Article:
Cindy Clark, UX/UI Design Graduate
How did you hear about the Multimedia, Design & Development program?
Through an online Google search. I was looking for multimedia programs, specifically User Experience (UX) design. I got into UX through wearables. I have a background in fine jewelry, so I was very interested in the wearable market. I met three UX designers that told me they needed to learn my side of the process. By the third one, I said no I have to learn your job.
What courses did you take?
UX Design, HTML & CSS, Photoshop 1 through 3, Illustrator and many others. But the last class I took was Premiere Pro, a video editing software. Everything is switching to video. You see it on Facebook, Snapchat and Instagram, and a lot of people are telling stories more now with video than with text. So I took that class so I could understand how to tell a story with video.
What were some of the highlights of the course or courses?
The two Information Design classes and the Interaction Design class. I had a different teacher for each class, and each brought a unique perspective. In Ben's Information Design I class I learned how to look at and work on many websites, while in Tony's Information Design II we concentrated on one website redesign from top to bottom.
For Anne's Interaction Design class, we had a selection of design briefs. I chose to do a project, which was a wearable product, and prototyping it out. I felt the other two classes helped me build a foundation to take this class.
What teaching moments in the classroom were especially helpful?
Denise Richards is an excellent teacher. She teaches Photoshop and a few of the other Adobe products. Her critiques are very fair and she knows her stuff in each of the programs. She can dive in deep to really understand new processes. For example, Adobe is now doing 3D in Photoshop. For our last Photoshop class she asked us what we wanted to learn. On the list we provided was 3D. She learned it and was able to teach it to us, which again is very new.
What are your career goals?
To become a UX designer. When I first came into the program, I was very focused on working on wearables. Now I'm actually more open to different types of UX design. When I learned about all the opportunities out there or the types of fields you can go into, I saw that the sky's the limit and I want to keep that open for myself.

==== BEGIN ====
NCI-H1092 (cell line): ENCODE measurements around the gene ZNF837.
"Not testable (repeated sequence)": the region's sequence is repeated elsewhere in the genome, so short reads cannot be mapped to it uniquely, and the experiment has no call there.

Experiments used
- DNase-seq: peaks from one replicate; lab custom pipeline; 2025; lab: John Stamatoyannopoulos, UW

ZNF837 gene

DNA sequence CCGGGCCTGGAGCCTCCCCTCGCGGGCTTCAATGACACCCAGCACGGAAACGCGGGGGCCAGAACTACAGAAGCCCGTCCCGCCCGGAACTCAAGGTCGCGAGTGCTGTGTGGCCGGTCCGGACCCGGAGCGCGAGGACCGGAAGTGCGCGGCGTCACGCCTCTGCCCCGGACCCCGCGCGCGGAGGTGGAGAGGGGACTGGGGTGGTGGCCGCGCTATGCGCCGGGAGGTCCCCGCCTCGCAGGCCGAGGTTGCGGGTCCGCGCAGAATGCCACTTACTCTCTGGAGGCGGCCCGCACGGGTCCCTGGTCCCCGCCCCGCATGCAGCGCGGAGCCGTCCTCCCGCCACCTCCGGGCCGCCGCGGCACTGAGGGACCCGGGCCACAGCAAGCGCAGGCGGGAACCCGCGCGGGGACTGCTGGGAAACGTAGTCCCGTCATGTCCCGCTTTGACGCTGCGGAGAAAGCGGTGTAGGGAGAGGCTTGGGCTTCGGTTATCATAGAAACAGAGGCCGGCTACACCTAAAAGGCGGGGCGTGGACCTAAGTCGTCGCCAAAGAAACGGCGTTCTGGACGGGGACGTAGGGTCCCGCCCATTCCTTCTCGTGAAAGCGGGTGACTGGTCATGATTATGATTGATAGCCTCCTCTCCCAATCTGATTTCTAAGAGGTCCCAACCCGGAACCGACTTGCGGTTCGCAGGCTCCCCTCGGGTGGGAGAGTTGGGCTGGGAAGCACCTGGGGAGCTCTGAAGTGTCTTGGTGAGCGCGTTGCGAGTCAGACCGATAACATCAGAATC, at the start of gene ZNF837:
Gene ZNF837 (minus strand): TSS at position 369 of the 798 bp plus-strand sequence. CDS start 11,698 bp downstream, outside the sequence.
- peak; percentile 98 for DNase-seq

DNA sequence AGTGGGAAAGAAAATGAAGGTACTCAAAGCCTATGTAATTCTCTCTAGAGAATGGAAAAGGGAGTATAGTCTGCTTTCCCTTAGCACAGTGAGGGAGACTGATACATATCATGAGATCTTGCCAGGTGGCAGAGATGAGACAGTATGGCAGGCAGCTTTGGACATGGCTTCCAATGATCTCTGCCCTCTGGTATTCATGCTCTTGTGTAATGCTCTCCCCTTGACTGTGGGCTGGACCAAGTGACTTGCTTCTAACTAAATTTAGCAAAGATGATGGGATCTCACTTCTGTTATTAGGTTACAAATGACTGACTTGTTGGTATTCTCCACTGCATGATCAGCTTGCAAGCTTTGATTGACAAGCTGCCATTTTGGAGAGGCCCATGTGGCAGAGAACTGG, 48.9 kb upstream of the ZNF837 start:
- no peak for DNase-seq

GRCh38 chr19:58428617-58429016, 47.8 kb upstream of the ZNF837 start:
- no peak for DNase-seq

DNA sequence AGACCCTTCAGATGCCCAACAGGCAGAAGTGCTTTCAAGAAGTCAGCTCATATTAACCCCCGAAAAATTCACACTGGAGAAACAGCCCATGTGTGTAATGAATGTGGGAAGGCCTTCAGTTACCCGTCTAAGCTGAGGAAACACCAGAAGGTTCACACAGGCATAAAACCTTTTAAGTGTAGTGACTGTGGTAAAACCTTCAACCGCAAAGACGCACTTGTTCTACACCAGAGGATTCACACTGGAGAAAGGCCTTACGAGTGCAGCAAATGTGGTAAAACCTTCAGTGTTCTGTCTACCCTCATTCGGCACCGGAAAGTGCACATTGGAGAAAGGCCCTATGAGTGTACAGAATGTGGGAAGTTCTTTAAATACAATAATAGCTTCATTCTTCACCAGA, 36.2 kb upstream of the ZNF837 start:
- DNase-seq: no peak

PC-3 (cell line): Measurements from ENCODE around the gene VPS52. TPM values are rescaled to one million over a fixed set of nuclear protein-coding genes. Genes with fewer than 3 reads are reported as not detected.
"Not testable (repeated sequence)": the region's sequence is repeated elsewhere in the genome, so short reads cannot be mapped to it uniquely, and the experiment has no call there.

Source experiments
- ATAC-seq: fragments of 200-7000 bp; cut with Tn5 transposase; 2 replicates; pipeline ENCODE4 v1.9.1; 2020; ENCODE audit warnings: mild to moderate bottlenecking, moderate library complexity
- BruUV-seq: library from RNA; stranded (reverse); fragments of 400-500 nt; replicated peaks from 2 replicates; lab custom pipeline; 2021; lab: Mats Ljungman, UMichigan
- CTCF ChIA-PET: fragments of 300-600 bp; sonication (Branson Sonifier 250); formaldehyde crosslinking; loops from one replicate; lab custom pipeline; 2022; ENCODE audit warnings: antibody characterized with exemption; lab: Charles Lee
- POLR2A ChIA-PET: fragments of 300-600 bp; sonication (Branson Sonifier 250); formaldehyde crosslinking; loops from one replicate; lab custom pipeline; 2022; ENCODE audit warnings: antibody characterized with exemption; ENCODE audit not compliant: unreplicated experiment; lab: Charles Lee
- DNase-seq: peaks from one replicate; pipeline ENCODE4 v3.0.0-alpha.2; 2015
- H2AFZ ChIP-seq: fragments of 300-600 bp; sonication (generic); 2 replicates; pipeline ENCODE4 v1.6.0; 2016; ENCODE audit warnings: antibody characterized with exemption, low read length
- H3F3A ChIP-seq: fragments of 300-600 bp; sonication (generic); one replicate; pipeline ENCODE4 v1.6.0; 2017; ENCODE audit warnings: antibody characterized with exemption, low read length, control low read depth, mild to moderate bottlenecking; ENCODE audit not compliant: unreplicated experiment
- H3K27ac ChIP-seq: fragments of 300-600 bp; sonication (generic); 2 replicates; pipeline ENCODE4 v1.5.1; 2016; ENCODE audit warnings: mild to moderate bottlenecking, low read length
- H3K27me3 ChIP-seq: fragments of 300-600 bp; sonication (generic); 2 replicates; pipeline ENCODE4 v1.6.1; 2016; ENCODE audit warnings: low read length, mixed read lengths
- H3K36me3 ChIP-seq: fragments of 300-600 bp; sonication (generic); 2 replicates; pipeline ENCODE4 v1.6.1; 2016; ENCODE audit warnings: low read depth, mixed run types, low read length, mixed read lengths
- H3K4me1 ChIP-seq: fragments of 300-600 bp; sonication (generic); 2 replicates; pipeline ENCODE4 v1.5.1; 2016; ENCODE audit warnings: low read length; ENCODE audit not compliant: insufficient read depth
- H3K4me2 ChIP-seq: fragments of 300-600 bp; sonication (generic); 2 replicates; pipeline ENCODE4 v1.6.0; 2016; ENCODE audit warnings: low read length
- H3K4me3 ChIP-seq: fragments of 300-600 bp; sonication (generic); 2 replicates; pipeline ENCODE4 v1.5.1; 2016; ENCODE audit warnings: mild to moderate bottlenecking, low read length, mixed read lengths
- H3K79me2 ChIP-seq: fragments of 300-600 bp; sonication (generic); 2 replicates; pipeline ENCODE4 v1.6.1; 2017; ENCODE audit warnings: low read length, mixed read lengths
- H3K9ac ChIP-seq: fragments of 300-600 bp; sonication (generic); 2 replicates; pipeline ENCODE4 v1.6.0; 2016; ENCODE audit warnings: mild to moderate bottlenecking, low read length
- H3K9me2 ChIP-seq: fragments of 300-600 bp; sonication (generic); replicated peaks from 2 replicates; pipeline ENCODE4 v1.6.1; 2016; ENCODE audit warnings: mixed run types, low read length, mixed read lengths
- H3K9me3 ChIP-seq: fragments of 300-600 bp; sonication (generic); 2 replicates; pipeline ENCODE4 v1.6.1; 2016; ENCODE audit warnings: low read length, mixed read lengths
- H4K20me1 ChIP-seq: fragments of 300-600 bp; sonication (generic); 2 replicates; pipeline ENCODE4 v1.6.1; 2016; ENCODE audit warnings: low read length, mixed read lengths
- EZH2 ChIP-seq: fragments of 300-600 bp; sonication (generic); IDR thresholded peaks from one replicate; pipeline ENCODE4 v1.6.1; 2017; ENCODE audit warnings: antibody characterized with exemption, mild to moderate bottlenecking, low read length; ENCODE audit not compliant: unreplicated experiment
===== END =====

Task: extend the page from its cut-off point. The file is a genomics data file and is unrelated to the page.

I also recently read about and went to a lecture on Zero User Interface (UI). Zero UI is basically a smart device that doesn't have a screen. Think of an advanced version of Google Nest (smart thermostats and alarms) where you don't wear anything or use your phone to control it.
How did the College of Extended Learning help you reach your goals?
I like that the classes are available nights and on the weekend. That allowed me to have a full-time job while going to school. I also like that you pay per class, per semester. It wasn't a large upfront cost, and I didn't have to take a loan out. And having the unique perspectives of the teachers helped me in my studies.
Could you say a few words about your current job?
I work for a local jeweler in San Francisco. When I worked in New York it was more manufacturing and behind the scenes. This is more dealing with customers. It's good for UX because you are always looking to understand the user's needs. I've also helped my bosses by introducing them to Google My Business, setting up an email marketing account, and doing monthly newsletters so we can interact with our clients more.
What else can you share about the College of Extended Learning?
I think it's a great place to go. It's well located and classes are offered on nights and weekends, which is great for working adults. You can sign up for an individual class or for the whole program.